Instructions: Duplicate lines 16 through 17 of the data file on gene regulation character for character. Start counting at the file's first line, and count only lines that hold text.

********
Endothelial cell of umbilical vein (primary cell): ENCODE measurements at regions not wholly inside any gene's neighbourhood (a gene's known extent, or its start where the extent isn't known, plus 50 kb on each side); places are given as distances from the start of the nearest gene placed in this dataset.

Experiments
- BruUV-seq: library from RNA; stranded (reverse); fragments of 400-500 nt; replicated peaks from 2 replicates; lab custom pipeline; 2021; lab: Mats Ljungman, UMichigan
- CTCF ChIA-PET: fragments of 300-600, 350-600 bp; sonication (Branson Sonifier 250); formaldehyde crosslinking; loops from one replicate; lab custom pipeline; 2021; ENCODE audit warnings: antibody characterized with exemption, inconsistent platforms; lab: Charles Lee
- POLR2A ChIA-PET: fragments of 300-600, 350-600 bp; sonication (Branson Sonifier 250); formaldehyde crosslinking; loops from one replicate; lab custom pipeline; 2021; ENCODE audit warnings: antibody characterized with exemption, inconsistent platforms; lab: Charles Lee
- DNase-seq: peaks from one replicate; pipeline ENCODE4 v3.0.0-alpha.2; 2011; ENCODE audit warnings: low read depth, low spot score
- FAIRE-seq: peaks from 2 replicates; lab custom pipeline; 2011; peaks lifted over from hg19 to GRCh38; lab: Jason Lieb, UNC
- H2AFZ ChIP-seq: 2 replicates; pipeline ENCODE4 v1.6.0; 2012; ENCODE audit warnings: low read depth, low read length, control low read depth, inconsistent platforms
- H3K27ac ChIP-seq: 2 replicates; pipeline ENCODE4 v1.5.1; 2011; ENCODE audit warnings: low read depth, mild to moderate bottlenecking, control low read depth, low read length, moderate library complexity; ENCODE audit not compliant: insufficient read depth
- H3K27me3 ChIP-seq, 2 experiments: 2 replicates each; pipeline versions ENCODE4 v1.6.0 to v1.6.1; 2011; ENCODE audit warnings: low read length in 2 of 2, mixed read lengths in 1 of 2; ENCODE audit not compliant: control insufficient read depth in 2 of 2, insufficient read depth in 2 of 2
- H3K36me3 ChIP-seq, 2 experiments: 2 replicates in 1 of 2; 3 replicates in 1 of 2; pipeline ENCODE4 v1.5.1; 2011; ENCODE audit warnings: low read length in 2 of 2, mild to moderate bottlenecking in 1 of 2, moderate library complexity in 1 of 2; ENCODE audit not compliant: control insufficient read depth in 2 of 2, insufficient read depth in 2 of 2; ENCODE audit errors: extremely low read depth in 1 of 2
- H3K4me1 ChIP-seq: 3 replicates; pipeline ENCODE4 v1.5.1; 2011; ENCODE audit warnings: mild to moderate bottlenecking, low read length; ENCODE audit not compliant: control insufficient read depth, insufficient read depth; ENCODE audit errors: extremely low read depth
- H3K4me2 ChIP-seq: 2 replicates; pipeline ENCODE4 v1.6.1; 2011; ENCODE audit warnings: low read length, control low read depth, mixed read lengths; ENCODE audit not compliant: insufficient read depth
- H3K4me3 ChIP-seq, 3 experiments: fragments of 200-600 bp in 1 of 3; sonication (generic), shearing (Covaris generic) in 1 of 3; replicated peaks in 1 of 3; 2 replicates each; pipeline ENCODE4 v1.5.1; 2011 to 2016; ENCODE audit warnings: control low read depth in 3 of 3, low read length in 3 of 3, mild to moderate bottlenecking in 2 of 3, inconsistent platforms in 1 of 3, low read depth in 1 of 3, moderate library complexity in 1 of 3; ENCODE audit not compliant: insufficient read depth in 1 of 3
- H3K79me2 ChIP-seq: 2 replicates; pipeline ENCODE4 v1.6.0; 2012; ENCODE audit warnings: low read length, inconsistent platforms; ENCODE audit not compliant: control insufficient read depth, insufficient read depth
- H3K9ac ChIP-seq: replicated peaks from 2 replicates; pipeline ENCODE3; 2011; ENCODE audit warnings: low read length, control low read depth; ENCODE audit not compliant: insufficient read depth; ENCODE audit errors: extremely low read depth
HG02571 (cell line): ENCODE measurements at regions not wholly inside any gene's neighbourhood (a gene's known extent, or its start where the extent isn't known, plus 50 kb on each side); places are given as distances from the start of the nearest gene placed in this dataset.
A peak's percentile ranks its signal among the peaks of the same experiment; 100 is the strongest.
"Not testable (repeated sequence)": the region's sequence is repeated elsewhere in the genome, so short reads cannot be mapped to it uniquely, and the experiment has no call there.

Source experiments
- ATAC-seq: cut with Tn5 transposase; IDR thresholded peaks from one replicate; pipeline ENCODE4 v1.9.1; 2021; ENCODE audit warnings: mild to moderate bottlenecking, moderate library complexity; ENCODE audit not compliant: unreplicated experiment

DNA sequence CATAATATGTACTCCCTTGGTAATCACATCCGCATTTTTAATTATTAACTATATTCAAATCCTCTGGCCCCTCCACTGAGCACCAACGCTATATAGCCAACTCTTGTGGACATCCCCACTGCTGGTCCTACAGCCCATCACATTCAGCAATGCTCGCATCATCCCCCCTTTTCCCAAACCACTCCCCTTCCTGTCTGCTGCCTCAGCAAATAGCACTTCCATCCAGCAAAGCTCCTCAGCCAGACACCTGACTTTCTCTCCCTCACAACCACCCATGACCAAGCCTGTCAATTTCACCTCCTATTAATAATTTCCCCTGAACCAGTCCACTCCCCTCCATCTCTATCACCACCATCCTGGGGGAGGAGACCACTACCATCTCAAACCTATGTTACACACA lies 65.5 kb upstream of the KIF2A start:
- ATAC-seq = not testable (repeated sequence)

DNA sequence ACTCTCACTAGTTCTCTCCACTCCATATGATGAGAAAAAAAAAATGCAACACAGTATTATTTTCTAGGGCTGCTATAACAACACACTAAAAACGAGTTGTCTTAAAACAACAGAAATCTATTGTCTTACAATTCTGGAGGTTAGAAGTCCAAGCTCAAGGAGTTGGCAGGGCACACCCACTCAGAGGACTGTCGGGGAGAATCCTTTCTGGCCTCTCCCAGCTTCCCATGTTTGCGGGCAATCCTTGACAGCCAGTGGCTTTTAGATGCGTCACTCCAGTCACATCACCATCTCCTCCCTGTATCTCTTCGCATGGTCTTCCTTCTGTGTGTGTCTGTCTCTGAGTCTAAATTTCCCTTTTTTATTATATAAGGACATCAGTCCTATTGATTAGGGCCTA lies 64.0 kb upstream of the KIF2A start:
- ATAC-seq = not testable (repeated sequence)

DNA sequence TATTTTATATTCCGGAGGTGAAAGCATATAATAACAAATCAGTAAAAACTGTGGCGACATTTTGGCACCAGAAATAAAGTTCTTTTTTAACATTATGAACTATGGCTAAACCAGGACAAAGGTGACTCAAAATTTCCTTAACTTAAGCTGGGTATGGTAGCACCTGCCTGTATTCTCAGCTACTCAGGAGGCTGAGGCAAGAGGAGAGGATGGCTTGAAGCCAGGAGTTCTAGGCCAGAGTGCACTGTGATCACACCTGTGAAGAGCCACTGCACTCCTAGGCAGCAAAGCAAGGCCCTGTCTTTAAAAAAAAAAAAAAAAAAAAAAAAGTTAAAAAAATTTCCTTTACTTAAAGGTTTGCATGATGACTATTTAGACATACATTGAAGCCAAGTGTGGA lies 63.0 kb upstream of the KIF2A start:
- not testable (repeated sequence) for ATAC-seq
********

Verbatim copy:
- H3K9ac ChIP-seq: replicated peaks from 2 replicates; pipeline ENCODE3; 2011; ENCODE audit warnings: low read length, control low read depth; ENCODE audit not compliant: insufficient read depth; ENCODE audit errors: extremely low read depth
HG02571 (cell line): ENCODE measurements at regions not wholly inside any gene's neighbourhood (a gene's known extent, or its start where the extent isn't known, plus 50 kb on each side); places are given as distances from the start of the nearest gene placed in this dataset.